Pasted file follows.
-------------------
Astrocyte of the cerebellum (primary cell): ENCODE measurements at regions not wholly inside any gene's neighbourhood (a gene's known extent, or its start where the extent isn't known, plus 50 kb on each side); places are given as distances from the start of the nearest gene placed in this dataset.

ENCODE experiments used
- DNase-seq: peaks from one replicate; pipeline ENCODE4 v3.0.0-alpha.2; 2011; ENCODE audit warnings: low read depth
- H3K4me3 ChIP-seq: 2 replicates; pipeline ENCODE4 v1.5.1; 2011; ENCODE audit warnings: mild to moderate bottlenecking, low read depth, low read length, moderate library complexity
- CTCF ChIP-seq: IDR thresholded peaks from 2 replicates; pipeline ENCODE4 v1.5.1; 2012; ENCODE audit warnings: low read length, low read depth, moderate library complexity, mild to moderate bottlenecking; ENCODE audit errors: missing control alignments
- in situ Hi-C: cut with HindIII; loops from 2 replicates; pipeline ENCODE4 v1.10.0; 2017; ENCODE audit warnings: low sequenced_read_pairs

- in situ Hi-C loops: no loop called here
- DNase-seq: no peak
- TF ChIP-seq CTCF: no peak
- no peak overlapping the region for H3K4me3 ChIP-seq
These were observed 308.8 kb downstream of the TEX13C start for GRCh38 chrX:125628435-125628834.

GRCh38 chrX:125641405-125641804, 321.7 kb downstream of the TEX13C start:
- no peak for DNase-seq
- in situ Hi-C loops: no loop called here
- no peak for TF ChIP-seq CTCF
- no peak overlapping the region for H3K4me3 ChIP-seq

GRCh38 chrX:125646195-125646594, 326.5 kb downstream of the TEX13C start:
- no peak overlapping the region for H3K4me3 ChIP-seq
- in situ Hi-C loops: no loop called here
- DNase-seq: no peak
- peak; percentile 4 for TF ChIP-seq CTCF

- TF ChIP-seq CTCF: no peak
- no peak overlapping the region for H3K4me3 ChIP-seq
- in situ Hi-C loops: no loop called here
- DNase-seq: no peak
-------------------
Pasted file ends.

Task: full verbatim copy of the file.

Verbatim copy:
Astrocyte of the cerebellum (primary cell): ENCODE measurements at regions not wholly inside any gene's neighbourhood (a gene's known extent, or its start where the extent isn't known, plus 50 kb on each side); places are given as distances from the start of the nearest gene placed in this dataset.

ENCODE experiments used
- DNase-seq: peaks from one replicate; pipeline ENCODE4 v3.0.0-alpha.2; 2011; ENCODE audit warnings: low read depth
- H3K4me3 ChIP-seq: 2 replicates; pipeline ENCODE4 v1.5.1; 2011; ENCODE audit warnings: mild to moderate bottlenecking, low read depth, low read length, moderate library complexity
- CTCF ChIP-seq: IDR thresholded peaks from 2 replicates; pipeline ENCODE4 v1.5.1; 2012; ENCODE audit warnings: low read length, low read depth, moderate library complexity, mild to moderate bottlenecking; ENCODE audit errors: missing control alignments
- in situ Hi-C: cut with HindIII; loops from 2 replicates; pipeline ENCODE4 v1.10.0; 2017; ENCODE audit warnings: low sequenced_read_pairs

- in situ Hi-C loops: no loop called here
- DNase-seq: no peak
- TF ChIP-seq CTCF: no peak
- no peak overlapping the region for H3K4me3 ChIP-seq
These were observed 308.8 kb downstream of the TEX13C start for GRCh38 chrX:125628435-125628834.

GRCh38 chrX:125641405-125641804, 321.7 kb downstream of the TEX13C start:
- no peak for DNase-seq
- in situ Hi-C loops: no loop called here
- no peak for TF ChIP-seq CTCF
- no peak overlapping the region for H3K4me3 ChIP-seq

GRCh38 chrX:125646195-125646594, 326.5 kb downstream of the TEX13C start:
- no peak overlapping the region for H3K4me3 ChIP-seq
- in situ Hi-C loops: no loop called here
- DNase-seq: no peak
- peak; percentile 4 for TF ChIP-seq CTCF

- TF ChIP-seq CTCF: no peak
- no peak overlapping the region for H3K4me3 ChIP-seq
- in situ Hi-C loops: no loop called here
- DNase-seq: no peak